Work ordered stopped on city parking deck

Fearing the city might not have enough federal funds to complete the new Mid-Town parking garage, administration officials Tuesday put a work stoppage on the project, which is called Trade and Transit Centre II, along West Third Street.

Just before 4 p.m. Tuesday, River Valley Transit general manager William E. Nichols Jr., who also is city finance director, ordered the stoppage to “prevent any more liability related to federal funds.”

In an emotionally charged meeting with the Williamsport Business Association, Nichols was dismayed by late ideas expressed to not build a parking deck but instead make the space a surface lot.

“These ideas (the surface lot) came at the 11th hour,” Mayor Gabriel J. Campana said. “We were not informed until today.”

“The city has thus far spent $3 million for acquisition of the site, demolition, site work, design and engineering services, and it will cost $4 million to kill the project,” Nichols said. “I’m somewhat dismayed by comments made that, all of a sudden, a parking deck isn’t needed.”

He presented three scenarios:

Abandon the project;

Build the surface lot; or

Stay on the present course.

By abandoning the project, the following issues may arise:

A liability to reimburse $3 million in grant expenses, to date, and risk losing remaining grant funds of $2.5 million;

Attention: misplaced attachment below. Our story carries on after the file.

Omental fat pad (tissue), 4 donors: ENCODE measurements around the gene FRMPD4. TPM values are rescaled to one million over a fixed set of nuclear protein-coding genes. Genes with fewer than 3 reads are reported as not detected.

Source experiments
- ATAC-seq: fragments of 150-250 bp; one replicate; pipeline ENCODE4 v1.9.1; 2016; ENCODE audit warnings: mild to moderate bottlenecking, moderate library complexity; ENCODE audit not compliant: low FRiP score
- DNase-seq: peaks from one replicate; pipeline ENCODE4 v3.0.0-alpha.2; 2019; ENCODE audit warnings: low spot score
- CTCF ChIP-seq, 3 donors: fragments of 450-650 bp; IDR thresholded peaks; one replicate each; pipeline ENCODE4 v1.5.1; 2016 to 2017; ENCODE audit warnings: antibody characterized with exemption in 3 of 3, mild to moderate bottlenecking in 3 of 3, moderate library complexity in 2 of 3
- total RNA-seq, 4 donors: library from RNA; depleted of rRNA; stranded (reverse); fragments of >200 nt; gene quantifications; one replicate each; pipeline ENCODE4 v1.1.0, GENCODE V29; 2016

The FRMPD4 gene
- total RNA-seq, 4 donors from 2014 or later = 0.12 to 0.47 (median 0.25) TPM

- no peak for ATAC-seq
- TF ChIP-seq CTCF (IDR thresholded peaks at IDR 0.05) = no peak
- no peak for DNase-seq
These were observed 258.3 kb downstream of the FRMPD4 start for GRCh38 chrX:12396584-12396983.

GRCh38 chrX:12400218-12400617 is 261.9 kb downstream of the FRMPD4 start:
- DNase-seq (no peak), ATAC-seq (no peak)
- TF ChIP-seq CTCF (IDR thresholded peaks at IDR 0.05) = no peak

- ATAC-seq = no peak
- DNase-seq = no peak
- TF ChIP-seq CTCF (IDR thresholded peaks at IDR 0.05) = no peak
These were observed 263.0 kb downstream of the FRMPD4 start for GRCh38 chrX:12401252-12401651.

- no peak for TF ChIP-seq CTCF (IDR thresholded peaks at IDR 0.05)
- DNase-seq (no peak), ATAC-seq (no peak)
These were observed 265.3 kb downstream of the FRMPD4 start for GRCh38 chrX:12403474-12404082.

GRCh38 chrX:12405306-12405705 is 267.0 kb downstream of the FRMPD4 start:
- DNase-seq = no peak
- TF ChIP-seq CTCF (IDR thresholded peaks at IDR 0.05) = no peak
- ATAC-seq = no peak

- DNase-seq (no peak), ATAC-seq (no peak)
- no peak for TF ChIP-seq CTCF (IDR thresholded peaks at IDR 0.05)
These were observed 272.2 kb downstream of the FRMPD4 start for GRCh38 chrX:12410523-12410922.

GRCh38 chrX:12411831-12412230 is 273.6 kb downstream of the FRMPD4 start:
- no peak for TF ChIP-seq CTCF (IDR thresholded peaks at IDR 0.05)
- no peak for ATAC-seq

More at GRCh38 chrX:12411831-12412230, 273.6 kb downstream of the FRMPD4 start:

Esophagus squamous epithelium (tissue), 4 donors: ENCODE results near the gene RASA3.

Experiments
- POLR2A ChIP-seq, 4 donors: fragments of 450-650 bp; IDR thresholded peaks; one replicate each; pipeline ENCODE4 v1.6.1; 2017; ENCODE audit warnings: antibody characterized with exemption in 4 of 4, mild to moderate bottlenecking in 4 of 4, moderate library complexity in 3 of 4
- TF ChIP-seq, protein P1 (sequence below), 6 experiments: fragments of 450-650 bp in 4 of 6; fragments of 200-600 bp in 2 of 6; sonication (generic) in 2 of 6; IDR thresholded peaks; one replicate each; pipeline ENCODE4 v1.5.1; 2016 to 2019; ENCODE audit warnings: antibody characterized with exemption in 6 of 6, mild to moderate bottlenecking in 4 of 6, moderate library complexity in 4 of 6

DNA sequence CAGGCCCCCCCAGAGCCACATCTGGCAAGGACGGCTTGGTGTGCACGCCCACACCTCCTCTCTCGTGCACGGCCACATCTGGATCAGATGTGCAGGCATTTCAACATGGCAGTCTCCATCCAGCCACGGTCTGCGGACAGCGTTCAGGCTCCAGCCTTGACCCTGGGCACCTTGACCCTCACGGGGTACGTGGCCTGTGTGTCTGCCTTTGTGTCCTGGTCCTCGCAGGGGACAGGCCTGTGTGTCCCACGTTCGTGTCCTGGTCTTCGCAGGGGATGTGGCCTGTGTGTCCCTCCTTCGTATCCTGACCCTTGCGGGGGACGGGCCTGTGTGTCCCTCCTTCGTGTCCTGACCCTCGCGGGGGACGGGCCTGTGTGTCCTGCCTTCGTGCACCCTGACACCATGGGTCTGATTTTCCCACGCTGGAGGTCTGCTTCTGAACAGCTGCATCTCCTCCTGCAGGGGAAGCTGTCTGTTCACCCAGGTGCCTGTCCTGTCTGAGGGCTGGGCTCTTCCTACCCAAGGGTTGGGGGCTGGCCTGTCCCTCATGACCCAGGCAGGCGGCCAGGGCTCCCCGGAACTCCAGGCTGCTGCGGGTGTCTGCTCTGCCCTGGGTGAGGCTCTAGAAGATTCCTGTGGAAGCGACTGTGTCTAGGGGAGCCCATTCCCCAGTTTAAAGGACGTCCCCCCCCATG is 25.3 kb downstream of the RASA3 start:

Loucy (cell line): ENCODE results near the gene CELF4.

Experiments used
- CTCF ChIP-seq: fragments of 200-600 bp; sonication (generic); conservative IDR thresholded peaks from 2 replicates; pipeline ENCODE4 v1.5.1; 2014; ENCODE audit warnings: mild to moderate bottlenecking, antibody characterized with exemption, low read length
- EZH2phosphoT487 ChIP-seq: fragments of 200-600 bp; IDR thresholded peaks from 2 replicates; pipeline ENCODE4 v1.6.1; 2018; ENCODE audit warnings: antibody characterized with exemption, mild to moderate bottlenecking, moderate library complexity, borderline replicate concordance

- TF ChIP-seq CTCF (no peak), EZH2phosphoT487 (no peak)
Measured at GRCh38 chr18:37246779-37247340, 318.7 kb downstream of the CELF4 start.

The inability to transfer grants to another project;

The need to secure funds to continue the project as a surface lot;

No further need to borrow $5 million; and

Future funding could be allocated to a compressed natural gas project.

If the second option, to revise the Trade and Transit expansion project were selected, the city would need:

To secure federal approval to build the surface lot;

To realize a loss of 150 parking spaces;

To reallocate $5 million to another project, such as Destination 2014.

To understand that the estimated cost for the proposed parking structure would in the $10 to $12 million range, and a project sponsor would need to be identified.

To accept that the choice could pose a liability for expenses to date, including the final design completed for the project.

The third option – continuing with the project – would:

Require assurance from the administration and council of the present project needs.

Require an explanation why the project, which is meant to benefit the Williamsport Parking Authority by River Valley Transit allocating $3 million, isn’t supported by the parking authority.

Jeopardize River Valley Transit’s ability to secure any joint development funds in the future.

Attorney Clifford Rieders said he supports Nichols, the administration and council’s efforts.

Rieders, however, issued a reminder that the city officials told Kohl’s and Wegmans there would be a parking deck.

“It could be a breach of understanding,” he said. “I think it’s a no-brainer.”

Bernie Katz, president of the business association, suggested city administrators continue to be open to elements of the business community.

“The city has new needs,” he said, urging further meetings and input as the city decides the best use of the space.